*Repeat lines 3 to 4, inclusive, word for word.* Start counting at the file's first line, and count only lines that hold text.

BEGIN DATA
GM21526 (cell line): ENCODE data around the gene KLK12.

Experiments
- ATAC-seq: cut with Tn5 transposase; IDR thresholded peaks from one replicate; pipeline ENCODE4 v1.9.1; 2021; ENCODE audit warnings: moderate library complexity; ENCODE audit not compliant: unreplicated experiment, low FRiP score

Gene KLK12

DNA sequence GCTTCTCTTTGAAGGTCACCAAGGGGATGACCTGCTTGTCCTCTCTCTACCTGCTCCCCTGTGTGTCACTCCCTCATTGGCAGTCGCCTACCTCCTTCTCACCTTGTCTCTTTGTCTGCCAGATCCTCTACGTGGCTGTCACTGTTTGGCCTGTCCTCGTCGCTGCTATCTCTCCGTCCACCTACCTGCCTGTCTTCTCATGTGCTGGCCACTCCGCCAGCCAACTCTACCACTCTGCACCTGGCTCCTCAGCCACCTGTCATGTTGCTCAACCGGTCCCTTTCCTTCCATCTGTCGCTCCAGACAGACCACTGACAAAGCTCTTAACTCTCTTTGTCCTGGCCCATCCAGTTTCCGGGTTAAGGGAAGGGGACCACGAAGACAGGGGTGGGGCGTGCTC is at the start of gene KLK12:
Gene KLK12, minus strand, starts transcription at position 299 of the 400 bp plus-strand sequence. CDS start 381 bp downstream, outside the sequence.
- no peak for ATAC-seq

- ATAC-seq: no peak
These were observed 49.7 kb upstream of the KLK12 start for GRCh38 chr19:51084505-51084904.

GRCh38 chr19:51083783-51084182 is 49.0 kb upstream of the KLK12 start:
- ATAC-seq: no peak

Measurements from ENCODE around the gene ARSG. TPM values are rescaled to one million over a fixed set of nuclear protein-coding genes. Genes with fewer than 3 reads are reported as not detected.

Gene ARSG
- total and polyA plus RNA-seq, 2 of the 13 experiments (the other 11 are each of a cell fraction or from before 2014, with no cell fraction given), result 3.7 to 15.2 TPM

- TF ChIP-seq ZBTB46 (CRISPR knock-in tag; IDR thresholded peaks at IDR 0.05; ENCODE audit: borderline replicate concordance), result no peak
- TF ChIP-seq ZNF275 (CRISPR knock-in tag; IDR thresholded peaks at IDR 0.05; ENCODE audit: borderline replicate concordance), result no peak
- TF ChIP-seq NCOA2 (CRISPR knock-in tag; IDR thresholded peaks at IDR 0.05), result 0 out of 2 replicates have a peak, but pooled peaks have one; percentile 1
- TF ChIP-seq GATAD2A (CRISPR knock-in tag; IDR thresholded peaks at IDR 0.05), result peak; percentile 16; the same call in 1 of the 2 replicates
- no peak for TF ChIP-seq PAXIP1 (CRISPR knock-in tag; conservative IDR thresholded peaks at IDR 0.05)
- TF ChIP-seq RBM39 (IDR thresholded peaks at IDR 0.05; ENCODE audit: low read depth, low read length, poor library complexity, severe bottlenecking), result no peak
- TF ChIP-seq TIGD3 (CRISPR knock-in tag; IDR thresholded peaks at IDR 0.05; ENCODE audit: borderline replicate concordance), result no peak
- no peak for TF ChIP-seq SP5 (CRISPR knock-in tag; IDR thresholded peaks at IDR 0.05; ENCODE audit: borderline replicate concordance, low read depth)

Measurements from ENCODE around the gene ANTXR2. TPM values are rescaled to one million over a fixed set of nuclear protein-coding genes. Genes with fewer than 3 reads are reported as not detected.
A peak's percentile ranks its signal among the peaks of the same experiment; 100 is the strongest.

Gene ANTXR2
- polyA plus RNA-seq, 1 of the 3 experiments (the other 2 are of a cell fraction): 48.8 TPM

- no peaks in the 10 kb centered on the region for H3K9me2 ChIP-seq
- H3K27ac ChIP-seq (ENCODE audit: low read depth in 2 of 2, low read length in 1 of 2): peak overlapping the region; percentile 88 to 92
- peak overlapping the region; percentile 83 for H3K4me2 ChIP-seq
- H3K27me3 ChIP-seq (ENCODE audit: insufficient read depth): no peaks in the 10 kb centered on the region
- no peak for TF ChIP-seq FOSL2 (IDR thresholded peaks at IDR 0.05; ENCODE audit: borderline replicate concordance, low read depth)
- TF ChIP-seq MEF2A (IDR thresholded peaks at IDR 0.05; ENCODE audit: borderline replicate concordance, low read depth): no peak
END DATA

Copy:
- ATAC-seq: cut with Tn5 transposase; IDR thresholded peaks from one replicate; pipeline ENCODE4 v1.9.1; 2021; ENCODE audit warnings: moderate library complexity; ENCODE audit not compliant: unreplicated experiment, low FRiP score

Gene KLK12